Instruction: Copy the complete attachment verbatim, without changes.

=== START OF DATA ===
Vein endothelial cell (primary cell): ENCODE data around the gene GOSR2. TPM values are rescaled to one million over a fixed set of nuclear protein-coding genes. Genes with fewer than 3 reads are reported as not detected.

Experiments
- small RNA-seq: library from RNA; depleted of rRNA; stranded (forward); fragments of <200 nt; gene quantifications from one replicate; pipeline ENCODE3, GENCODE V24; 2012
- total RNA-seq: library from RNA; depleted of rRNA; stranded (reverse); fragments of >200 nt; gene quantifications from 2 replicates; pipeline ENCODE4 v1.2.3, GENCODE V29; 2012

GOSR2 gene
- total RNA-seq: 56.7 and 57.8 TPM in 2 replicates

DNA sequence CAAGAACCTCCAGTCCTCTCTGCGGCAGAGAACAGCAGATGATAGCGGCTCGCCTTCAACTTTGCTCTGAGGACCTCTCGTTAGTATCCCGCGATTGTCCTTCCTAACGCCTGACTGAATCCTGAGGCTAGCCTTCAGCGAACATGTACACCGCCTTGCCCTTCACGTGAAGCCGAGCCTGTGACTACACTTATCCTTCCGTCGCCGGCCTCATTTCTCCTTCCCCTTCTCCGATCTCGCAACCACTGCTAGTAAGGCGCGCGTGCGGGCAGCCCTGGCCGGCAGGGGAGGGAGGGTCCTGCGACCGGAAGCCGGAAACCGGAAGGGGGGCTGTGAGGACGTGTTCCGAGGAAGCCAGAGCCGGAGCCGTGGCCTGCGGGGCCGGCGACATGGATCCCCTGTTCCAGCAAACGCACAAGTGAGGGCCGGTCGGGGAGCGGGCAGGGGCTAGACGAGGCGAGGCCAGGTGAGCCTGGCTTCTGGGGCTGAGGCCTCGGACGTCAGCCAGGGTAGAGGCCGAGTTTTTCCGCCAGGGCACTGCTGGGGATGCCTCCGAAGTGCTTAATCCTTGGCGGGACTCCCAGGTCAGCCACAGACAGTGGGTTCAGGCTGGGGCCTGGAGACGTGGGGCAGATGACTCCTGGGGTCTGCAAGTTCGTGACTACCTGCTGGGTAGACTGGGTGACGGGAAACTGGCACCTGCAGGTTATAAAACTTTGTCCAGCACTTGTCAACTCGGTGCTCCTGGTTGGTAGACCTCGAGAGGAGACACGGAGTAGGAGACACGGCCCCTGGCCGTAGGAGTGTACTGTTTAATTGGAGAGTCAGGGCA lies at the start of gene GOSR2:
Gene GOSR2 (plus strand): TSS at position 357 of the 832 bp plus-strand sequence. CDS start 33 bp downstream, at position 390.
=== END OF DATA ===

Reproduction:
Vein endothelial cell (primary cell): ENCODE data around the gene GOSR2. TPM values are rescaled to one million over a fixed set of nuclear protein-coding genes. Genes with fewer than 3 reads are reported as not detected.

Experiments
- small RNA-seq: library from RNA; depleted of rRNA; stranded (forward); fragments of <200 nt; gene quantifications from one replicate; pipeline ENCODE3, GENCODE V24; 2012
- total RNA-seq: library from RNA; depleted of rRNA; stranded (reverse); fragments of >200 nt; gene quantifications from 2 replicates; pipeline ENCODE4 v1.2.3, GENCODE V29; 2012

GOSR2 gene
- total RNA-seq: 56.7 and 57.8 TPM in 2 replicates

DNA sequence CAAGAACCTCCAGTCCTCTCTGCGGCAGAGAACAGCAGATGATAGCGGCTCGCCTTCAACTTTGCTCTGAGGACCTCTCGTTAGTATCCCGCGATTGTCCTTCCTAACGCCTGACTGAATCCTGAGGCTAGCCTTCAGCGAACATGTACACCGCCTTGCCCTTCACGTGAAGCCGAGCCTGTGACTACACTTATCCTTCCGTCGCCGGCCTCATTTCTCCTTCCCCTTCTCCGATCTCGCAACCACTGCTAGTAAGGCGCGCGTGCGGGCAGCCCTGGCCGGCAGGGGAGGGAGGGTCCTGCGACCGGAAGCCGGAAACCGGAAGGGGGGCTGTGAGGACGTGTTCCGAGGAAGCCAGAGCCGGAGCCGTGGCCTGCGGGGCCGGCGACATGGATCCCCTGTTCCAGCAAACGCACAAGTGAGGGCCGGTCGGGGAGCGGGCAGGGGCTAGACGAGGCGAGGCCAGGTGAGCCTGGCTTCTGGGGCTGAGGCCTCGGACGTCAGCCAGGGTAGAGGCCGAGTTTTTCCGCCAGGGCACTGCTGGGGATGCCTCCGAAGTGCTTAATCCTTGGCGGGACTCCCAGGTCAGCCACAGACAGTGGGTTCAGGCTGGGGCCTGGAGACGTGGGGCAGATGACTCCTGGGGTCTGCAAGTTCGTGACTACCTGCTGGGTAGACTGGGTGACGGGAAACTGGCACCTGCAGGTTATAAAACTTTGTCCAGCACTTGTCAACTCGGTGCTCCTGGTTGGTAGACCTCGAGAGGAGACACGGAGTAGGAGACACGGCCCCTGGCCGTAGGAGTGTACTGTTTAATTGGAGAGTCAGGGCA lies at the start of gene GOSR2:
Gene GOSR2 (plus strand): TSS at position 357 of the 832 bp plus-strand sequence. CDS start 33 bp downstream, at position 390.